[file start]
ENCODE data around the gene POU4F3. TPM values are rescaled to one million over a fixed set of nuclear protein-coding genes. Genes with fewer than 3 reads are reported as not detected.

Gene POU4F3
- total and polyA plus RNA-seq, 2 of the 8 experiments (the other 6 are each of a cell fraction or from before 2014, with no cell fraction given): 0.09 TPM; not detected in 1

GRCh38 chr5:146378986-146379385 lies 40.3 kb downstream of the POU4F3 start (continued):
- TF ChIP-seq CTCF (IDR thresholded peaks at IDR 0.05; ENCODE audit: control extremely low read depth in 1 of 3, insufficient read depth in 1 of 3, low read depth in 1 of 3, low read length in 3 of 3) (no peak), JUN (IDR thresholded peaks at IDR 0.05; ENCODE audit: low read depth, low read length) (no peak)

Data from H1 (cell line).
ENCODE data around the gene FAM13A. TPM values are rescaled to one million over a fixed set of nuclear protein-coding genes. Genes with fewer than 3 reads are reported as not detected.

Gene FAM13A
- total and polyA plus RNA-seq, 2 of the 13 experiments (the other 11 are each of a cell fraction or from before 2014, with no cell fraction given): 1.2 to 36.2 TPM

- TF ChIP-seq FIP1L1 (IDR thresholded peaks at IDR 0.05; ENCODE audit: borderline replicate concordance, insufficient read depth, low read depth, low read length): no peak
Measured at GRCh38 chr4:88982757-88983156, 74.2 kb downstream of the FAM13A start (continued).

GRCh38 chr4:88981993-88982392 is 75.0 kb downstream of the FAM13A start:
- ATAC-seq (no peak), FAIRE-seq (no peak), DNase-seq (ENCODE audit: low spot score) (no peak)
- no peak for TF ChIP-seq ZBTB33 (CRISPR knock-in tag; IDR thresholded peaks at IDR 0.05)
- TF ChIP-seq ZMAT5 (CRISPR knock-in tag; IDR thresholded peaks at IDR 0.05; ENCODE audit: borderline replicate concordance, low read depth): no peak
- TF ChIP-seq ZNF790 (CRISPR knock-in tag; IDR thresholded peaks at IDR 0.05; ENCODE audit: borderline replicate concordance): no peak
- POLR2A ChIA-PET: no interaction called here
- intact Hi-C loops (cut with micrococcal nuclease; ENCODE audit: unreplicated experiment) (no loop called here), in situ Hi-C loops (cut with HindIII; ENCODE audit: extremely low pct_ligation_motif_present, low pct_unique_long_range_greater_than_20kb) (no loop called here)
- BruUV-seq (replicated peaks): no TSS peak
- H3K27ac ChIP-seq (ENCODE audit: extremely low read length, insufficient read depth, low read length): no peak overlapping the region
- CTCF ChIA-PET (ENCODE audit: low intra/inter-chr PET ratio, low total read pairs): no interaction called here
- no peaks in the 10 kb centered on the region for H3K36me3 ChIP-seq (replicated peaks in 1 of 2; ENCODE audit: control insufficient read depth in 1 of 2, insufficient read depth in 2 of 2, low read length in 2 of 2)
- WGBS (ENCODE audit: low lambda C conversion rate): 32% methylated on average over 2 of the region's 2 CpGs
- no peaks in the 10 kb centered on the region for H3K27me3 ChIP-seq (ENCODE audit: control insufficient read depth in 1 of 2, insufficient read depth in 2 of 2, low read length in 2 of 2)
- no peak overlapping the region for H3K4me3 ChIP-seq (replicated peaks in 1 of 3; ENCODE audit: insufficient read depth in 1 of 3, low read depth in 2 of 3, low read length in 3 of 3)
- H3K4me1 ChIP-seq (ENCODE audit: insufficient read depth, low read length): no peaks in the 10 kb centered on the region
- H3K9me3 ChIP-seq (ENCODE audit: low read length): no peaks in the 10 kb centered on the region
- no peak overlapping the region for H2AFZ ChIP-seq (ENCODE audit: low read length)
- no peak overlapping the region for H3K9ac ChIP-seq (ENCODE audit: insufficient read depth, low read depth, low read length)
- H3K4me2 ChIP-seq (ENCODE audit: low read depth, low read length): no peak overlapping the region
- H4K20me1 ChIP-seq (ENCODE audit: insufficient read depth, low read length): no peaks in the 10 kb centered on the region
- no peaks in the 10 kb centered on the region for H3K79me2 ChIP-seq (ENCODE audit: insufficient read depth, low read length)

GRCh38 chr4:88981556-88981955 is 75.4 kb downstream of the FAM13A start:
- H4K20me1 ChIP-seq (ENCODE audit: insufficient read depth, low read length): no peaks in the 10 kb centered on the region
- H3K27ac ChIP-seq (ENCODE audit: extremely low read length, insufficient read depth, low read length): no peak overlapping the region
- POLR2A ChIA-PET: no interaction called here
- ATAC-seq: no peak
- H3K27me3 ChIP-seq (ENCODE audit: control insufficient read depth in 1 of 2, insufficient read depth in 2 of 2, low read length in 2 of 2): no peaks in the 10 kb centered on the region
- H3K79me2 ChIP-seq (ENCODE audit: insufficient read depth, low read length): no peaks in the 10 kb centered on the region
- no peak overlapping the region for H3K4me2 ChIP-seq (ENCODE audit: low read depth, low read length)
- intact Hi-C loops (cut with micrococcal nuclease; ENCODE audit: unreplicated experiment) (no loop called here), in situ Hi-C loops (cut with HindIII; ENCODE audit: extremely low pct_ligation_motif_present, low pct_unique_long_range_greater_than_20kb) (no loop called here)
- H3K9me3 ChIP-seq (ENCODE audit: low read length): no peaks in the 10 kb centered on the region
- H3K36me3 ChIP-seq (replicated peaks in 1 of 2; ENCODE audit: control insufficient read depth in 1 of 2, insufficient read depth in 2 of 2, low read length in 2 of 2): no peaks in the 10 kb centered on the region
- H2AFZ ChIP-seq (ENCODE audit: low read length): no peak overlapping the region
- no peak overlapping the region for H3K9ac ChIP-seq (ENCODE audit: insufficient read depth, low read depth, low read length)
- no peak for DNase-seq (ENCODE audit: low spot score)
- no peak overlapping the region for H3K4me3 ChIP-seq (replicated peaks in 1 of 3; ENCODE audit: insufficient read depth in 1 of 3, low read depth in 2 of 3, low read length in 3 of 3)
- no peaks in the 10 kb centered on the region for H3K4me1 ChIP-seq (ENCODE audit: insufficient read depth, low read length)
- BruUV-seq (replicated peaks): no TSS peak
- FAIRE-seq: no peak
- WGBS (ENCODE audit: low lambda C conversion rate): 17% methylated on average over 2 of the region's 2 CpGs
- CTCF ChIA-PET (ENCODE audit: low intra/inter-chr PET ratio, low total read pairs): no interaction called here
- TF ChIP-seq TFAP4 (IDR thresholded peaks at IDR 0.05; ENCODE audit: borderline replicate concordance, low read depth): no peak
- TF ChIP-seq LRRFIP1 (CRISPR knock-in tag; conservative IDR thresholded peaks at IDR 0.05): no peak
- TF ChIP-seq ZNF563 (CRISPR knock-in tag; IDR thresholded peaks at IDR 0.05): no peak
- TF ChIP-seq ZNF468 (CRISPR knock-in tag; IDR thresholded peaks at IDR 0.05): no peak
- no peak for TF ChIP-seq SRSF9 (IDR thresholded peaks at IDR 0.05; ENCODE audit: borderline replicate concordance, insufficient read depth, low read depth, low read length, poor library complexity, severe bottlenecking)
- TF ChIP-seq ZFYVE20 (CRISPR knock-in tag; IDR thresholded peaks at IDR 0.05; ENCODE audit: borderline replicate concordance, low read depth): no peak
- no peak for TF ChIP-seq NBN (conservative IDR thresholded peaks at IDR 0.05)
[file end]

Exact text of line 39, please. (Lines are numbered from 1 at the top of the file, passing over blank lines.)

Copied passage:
- H3K79me2 ChIP-seq (ENCODE audit: insufficient read depth, low read length): no peaks in the 10 kb centered on the region